A Bootstrapped Leitmotif is born when a piece of Background Music
becomes tied to a character, place, or other specific part of the story that it was not originally intended to represent.
This is often because the song in question is played during scenes that focus heavily on a specific character. In video games, this commonly occurs with music for stages or levels strongly associated with a certain character, or the character's Boss Battle
music. Sometimes a character may already have
, but a different song that is more readily identified by the audience usurps it and becomes more widely accepted and recognized.
A Sister Trope
of Bootstrapped Theme
, where a leitmotif or other piece of music comes to stand for the series as a whole.
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Anime and Manga
- In Legend of Galactic Heroes the use of Mahler's Sixth Symphony, first movement has become associated in the minds of fans with character Oskar von Reuenthal.
- Dragon Ball Z applies for the original and English versions:
- Original version: Majin Buu's theme. It's actually the Super Saiyan theme variation for the Majin Buu saga (both the Freezer and Cell sagas have each its own variation of the theme), but it appears so many times during the Majin Buu saga as a Battle Theme Music that it ended up associated with him instead of with the good guys. It's difficult to find anyone who doesn't think of Majin Buu when hearing it.
- To a lesser extent, Freezer and Cell's themes also apply. These are better in the sense that, at least, they're exclusive to that saga, but still fit here because they're not exclusive to Freezer and Cell respectively.
- The Saiyans' theme ended up being Vegeta's theme, because he's by far the most important of the (evil) Saiyans, and the only one who survives. Although it appears whenever one of the evil Saiyans is on screen (it first appears with Raditz), after Raditz and Nappa die it can only appear with Vegeta on screen. It doesn't help that it's used much after than even the Namek saga (this tropes remembers hearing it during at least during the Androids saga, when Vegeta appears to save Goku from Android 19).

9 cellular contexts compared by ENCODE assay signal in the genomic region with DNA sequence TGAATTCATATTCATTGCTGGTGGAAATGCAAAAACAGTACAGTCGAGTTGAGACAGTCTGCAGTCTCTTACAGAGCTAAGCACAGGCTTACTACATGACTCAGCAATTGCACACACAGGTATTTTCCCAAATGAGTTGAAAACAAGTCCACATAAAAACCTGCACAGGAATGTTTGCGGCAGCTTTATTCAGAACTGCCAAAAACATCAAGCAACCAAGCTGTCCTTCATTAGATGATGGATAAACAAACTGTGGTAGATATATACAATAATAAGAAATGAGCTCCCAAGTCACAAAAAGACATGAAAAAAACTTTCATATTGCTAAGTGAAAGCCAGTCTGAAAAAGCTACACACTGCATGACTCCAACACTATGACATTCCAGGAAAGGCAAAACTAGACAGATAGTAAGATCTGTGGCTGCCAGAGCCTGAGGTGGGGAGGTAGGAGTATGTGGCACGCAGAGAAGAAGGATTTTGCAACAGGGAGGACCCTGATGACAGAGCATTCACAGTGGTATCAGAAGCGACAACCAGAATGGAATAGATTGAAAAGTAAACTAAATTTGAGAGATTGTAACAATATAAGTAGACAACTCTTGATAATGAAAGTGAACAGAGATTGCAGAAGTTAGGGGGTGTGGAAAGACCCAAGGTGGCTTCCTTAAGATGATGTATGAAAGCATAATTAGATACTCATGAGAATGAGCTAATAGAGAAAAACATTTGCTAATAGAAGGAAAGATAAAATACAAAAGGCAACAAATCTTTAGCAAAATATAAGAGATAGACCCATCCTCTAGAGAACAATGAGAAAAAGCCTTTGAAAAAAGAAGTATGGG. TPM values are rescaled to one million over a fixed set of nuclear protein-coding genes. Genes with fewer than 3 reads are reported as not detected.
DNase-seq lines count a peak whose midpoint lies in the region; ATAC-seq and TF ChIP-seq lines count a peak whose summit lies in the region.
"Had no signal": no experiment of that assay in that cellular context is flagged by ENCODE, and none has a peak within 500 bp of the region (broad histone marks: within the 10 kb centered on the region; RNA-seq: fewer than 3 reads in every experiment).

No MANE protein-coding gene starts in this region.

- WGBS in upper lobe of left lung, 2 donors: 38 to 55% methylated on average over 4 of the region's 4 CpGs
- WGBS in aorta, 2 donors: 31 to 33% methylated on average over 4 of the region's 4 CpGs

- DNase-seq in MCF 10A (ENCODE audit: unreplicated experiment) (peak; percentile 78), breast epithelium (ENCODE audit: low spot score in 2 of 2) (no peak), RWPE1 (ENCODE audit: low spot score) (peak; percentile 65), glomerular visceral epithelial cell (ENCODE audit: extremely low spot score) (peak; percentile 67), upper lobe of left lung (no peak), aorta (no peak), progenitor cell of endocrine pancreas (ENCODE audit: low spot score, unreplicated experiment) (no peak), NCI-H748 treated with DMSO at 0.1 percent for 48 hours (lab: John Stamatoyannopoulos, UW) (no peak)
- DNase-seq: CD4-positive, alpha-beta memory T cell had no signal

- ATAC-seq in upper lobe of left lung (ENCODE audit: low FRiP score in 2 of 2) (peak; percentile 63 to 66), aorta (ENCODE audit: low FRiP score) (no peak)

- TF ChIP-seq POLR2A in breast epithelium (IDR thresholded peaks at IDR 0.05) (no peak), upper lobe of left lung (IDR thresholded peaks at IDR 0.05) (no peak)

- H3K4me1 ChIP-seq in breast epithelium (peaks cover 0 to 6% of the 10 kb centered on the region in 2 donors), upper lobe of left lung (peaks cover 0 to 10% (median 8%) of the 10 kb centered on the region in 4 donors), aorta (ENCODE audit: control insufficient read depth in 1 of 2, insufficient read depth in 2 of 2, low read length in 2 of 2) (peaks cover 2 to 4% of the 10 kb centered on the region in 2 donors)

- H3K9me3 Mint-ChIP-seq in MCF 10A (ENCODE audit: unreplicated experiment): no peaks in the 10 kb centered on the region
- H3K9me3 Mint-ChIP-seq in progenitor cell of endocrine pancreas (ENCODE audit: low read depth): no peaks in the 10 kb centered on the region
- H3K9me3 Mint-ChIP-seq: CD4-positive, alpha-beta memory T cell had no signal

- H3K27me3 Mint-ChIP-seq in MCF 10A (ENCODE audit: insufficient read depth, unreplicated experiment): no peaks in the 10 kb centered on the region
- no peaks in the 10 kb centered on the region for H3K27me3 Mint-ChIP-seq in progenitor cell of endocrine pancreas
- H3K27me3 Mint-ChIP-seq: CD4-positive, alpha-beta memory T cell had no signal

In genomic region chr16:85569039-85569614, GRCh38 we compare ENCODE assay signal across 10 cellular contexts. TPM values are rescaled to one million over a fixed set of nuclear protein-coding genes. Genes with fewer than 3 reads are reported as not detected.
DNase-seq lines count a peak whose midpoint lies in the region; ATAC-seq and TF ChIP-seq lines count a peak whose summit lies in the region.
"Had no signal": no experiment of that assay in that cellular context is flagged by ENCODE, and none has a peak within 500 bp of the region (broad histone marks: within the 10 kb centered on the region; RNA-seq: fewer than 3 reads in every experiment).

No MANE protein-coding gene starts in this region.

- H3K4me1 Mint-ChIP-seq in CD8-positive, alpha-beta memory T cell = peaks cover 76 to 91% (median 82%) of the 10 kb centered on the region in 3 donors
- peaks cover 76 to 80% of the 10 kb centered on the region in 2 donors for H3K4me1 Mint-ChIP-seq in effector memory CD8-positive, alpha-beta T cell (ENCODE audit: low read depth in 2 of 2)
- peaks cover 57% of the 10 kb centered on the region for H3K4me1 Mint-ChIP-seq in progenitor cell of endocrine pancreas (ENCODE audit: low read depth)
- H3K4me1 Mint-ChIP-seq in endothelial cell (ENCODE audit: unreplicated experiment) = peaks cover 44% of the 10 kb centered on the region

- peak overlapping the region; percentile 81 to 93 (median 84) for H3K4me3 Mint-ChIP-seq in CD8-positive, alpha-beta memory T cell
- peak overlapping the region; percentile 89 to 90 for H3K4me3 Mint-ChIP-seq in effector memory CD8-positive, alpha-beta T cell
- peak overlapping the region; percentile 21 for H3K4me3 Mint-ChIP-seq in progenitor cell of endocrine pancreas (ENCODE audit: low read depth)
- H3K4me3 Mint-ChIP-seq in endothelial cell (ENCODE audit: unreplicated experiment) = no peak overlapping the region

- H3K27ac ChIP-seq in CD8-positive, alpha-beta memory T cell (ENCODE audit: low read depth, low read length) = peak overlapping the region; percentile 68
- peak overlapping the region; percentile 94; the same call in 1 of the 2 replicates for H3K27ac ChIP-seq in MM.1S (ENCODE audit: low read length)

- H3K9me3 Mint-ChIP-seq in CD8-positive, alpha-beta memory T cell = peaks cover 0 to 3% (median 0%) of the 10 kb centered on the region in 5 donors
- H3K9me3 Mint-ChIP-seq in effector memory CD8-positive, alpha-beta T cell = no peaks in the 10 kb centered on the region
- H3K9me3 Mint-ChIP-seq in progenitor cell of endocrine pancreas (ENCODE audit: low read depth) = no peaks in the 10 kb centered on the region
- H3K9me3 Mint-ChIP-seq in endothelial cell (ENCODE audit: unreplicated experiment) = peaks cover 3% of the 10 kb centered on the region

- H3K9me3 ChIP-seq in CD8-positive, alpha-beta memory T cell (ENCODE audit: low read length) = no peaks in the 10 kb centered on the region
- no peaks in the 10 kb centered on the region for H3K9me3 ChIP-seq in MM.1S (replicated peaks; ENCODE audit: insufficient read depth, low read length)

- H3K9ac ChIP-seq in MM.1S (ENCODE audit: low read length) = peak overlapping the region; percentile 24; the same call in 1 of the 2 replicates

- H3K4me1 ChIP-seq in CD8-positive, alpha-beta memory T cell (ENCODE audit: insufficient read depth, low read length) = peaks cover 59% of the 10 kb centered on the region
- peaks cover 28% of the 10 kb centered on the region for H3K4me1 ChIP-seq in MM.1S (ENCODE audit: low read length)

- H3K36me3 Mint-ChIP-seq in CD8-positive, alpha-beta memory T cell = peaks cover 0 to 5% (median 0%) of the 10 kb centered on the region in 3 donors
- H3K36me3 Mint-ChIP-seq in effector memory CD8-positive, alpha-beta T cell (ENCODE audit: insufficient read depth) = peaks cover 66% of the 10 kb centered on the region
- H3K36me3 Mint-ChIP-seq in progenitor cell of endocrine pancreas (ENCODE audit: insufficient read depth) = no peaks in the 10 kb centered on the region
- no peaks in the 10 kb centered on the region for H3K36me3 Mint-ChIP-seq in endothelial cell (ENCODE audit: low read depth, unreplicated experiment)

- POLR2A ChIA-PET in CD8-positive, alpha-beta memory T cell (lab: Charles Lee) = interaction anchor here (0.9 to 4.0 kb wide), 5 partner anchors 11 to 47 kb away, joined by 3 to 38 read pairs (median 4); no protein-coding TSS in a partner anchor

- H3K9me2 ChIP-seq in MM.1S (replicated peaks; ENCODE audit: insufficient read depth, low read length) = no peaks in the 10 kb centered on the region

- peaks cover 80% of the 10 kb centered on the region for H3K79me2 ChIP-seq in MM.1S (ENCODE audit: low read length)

- Pretty much all the Dragon Ball Z characters' leitmotifs (except Gohan and Piccolo, who have an official leitmotif) fall into this trope. Broly and Cooler also have an unofficial leitmotif.
- English dub: Gohan's Super Saiyan theme. It's actually the Hyperbolic Time Chamber theme, as the first comment says, but everyone knows it either as "Gohan's Super Saiyan theme" or "Gohan's Super Saiyan 2 theme", because of the 5 seconds or so that can be heard when Gohan transforms to SSJ2 for the first time. It doesn't help the fact that Gohan doesn't have an official Super Saiyan theme.
- English dub again: Inverted with Ginyu Transformation. Introduced for Captain Ginyu's body-switching ability, it ended up being used for generally "epic" moments (Super Perfect Cell's death, Kid Buu blowing up Earth) long after Ginyu's death - all without changing its name.
- Franky in One Piece got this with the third part of a soundtrack tune called "Serious Games." The only other previous use in the series had been for one of Usopp's Crowning Moments of Awesome. It is now heard regularly when Franky does anything and on his eyecatches.
- Susumu Hirasawa's "Forces," due both to its use during Guts' first battle with the Hawks and its use in the "next episode" trailers, has come to be considered the main theme of Berserk.
- Kimi wa Dare o Mamotte Iru is this for the title character of Rurouni Kenshin, given that his official theme (the aptly-titled "Himura Kenshin Theme") is far less remembered and the former is usually the first thing people hear when they think of the character and the show itself.